CommentaryUnited States

Kirby’s Latest Rant: Jingoism and American Soccer

July 19, 2011 — by Suman

Sam's Army growing..and going co-ed

At sports bars and gyms and generally anywhere Americans congregated Sunday, people celebrated soccer like it was the national sport. Until last week, I doubt if hardly anyone knew a Women’s World Cup even existed, let alone any player’s name, from any country. But as with the Olympics, if any American is in the running for the gold for any sport, be it badminton, fast walking or synchronized swimming, people who may have badmouthed the sport just the day previous keep their eyes glued to the TV. As a nation, we are ardent fans of [fill in the blank], provided there’s a medal involved.

The thrill of the soccer pitch thrilled like never before, literally. Every shot on goal elicited gasps, clapping, hoping against hope, you name it, by yes, the very same people who say soccer isn’t a real sport like American football. Politics may split America into roughly equal halves, but when it comes to winning something, the country bands together as one, jingoistic as jingo can be.

Admittedly, that was somewhat of a rant. But as everyone loves bitching and whining, I’ll continue in a related vein.

The majority of Americans have always denigrated soccer and deemed it downright wimpy when compared to American football, even if all evidence points to the contrary. Slide tackles, snapped legs, knees and ankles, cleat studs raked across faces, all without the full body armor of American football, these are but details. And why does it matter? Extreme physicality and the threat of real bodily harm exist in both sports. I’ve heard people disdain baseball for being boring but never for being less violent than football. And what of basketball, the pushing and the pulling in abundance, but if it gets too rough you can bet the man in the black-and-white stripes will blow his trusty whistle.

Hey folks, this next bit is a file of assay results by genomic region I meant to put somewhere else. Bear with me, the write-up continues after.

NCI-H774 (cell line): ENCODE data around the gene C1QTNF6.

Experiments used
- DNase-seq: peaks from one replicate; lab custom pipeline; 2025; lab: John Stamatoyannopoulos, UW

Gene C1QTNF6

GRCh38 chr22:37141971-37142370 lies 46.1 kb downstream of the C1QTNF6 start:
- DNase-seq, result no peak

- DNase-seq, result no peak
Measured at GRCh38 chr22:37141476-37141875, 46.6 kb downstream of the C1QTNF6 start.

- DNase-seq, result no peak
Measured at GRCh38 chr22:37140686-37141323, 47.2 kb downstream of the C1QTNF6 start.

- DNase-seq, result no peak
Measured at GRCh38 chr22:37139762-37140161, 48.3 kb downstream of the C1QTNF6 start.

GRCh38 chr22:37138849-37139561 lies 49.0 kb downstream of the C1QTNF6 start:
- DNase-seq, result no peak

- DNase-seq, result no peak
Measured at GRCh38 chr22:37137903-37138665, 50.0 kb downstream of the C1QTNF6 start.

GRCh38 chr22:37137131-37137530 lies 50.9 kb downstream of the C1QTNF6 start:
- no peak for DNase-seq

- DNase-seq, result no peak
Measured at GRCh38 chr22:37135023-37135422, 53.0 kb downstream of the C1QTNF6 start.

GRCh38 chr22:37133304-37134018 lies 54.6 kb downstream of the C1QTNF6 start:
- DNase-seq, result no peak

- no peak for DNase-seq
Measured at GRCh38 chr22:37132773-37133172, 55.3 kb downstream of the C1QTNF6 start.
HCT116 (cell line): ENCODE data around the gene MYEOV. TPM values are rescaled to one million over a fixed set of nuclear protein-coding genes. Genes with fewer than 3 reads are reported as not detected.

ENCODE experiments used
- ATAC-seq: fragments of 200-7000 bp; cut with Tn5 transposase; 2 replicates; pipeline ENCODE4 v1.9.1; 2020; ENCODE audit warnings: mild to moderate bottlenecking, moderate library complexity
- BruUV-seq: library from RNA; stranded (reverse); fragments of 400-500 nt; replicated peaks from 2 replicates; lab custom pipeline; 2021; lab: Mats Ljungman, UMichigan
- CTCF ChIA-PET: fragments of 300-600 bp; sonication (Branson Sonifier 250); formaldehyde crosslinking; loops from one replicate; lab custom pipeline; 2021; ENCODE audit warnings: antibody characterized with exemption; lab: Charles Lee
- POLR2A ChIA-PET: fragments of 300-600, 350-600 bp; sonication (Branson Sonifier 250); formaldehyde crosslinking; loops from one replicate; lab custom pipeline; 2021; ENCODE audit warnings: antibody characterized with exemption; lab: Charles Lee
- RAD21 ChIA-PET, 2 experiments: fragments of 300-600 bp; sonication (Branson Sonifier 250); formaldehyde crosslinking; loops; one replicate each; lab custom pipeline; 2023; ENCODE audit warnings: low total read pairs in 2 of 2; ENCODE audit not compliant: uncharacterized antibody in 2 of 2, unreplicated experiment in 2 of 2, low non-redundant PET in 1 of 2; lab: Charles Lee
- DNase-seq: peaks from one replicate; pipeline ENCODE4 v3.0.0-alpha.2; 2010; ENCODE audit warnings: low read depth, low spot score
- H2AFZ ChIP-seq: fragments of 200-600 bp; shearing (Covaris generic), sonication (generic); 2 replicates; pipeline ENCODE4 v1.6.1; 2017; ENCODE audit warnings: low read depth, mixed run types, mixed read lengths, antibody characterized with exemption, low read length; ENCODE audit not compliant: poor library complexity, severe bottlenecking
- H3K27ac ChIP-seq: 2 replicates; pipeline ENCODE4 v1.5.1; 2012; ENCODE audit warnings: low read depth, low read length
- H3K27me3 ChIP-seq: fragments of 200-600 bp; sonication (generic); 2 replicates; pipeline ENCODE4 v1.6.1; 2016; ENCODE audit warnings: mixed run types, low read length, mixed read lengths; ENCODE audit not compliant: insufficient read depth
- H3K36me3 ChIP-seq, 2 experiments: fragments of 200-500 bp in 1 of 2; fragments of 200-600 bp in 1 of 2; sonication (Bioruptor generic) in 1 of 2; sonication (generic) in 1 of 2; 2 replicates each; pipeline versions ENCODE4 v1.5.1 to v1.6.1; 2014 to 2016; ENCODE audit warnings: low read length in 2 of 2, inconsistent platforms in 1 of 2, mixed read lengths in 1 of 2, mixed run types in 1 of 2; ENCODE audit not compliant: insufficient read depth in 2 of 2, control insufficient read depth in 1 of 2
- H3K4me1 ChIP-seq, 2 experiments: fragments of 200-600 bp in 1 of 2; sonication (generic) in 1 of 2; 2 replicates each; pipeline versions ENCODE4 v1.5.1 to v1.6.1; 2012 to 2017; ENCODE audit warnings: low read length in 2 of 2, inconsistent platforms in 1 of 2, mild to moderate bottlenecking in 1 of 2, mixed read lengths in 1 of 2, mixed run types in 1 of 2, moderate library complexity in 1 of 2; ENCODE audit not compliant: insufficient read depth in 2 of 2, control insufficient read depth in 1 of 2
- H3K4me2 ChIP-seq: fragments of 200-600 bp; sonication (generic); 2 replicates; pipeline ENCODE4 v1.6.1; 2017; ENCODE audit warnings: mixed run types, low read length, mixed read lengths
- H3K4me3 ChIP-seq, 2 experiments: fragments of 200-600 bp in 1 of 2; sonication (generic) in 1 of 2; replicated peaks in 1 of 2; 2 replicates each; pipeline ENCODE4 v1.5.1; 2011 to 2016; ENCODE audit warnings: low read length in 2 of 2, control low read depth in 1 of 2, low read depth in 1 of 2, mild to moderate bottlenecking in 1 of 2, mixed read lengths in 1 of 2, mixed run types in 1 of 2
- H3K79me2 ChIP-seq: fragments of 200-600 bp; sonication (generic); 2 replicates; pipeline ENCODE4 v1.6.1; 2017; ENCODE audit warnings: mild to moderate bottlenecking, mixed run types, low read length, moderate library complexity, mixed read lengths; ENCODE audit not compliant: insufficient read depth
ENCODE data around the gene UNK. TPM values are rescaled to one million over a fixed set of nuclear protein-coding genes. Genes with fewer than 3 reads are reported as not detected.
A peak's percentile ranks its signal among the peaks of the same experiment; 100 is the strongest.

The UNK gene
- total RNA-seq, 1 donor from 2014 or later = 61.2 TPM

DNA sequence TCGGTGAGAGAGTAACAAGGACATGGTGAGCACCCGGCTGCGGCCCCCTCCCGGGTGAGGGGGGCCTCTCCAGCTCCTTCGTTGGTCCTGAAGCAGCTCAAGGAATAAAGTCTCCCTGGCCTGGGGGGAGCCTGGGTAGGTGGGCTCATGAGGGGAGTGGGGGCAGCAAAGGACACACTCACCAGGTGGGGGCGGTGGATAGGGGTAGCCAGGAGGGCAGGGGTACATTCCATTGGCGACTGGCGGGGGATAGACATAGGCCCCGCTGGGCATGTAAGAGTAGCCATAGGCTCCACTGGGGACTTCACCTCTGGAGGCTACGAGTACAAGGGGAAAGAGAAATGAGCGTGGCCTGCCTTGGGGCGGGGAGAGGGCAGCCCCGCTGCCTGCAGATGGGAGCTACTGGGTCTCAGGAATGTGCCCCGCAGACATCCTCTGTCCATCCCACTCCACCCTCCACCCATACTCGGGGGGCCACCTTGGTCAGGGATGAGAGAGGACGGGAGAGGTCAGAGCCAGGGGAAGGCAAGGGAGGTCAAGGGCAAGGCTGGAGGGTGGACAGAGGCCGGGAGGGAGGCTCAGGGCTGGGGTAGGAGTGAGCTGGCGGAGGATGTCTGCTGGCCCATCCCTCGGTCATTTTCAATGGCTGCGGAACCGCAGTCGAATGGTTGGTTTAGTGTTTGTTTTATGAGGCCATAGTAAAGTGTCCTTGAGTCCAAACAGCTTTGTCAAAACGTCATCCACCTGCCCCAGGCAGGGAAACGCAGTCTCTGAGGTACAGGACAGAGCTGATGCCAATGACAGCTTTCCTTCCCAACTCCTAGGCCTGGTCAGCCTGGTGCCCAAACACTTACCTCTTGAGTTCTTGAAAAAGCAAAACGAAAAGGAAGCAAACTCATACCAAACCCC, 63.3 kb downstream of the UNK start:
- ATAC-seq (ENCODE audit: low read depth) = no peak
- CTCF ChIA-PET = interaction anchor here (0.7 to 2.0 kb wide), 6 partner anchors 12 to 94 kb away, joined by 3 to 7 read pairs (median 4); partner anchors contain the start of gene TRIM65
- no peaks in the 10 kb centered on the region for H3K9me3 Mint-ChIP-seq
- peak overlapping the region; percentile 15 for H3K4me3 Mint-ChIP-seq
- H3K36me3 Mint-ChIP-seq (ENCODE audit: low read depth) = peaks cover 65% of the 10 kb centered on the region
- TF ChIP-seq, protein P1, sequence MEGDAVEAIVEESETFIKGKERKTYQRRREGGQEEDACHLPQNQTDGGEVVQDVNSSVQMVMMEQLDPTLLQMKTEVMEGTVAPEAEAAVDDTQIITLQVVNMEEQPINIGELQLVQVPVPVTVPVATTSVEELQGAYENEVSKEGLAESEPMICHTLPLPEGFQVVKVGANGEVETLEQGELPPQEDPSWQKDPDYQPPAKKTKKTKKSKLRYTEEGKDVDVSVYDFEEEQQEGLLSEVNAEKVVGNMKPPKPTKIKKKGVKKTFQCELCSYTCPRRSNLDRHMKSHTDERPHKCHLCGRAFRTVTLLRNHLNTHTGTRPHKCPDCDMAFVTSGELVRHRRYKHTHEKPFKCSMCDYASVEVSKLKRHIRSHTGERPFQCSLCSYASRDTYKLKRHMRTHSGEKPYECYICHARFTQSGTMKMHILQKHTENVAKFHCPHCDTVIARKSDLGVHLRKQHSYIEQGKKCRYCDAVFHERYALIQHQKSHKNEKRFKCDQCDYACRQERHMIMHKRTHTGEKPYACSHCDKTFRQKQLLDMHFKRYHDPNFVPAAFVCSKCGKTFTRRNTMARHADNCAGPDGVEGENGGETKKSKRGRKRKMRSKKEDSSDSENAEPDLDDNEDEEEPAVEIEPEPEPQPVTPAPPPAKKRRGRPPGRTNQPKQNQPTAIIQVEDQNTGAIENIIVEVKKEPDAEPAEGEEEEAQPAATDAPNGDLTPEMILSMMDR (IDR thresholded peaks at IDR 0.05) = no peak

In his How Soccer Explains the World, Franklin Foer theorizes that although American upper middle-class parents champion soccer for kids at early ages for confidence building and team play, it’s only as a sports placeholder. Parents cleave to the “let’s not keep score, everyone wins” kindergarten mantra until the child (or boy, really) can at last strap on the body armor and do battle on the football field. Much of the American football hegemony stems from inertia (father’s father taught by his father, and now onto the son), as well as class (in non-Latino communities, few inner-city kids are similarly encouraged to play at a young age). Soccer gets tagged as a sort of yuppie’s game, which is deeply ironic in a global perspective. Soccer is one of the few sports that anyone of any income bracket (and really, of any size) can play. Ask Maradona, for example.